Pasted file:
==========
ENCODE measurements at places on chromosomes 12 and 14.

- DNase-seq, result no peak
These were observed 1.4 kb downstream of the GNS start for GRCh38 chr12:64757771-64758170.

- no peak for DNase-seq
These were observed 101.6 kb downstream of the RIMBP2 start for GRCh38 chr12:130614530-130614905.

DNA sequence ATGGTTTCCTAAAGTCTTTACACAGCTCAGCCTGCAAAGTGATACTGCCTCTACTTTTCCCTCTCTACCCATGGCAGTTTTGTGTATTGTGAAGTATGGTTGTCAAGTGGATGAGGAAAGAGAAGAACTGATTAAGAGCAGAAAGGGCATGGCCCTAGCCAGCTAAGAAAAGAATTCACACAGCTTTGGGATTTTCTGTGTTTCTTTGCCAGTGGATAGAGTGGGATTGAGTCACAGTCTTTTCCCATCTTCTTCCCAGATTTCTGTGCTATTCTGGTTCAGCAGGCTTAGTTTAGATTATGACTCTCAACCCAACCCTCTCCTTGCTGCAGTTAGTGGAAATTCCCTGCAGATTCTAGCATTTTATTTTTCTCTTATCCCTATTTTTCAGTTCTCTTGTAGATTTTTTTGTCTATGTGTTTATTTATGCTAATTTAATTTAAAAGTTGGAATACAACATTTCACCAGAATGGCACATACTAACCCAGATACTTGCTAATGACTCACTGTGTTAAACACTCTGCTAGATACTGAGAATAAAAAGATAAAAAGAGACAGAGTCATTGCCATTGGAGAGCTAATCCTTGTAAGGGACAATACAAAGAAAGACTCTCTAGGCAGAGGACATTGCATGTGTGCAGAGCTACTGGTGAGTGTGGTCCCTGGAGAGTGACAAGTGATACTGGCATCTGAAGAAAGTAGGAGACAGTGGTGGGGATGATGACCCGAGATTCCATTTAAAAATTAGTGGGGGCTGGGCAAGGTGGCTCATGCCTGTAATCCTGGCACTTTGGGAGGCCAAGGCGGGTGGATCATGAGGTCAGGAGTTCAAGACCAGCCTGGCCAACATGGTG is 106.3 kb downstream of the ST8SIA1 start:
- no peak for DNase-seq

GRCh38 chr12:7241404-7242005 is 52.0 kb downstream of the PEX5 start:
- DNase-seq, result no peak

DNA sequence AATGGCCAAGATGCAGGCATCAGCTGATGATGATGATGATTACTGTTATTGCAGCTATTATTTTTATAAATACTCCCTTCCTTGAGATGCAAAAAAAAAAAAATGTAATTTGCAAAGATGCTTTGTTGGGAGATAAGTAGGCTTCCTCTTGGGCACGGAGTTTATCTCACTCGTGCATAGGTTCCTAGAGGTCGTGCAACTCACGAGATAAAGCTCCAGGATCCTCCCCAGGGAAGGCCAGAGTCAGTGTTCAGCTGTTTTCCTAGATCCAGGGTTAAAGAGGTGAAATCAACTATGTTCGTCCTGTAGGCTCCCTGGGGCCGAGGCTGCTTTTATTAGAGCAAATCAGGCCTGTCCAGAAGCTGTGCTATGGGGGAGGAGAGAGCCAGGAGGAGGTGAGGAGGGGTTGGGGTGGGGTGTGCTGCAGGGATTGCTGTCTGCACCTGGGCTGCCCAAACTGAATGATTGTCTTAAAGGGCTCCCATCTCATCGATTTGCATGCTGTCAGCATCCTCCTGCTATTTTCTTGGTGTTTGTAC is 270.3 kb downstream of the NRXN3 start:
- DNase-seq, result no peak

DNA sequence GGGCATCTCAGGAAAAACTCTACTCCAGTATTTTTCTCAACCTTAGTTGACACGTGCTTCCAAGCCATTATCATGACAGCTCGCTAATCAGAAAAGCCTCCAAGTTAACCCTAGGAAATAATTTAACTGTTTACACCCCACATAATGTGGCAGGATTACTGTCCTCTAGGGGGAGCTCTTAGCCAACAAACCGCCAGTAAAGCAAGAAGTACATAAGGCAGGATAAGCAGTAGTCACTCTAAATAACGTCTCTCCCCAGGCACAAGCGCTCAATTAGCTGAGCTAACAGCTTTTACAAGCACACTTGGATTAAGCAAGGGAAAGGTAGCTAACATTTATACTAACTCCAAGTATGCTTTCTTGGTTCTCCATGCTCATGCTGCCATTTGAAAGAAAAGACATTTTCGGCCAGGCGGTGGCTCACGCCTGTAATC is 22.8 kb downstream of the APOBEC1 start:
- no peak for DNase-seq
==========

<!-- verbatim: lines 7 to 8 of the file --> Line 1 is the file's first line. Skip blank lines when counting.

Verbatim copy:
- no peak for DNase-seq

GRCh38 chr12:7241404-7242005 is 52.0 kb downstream of the PEX5 start: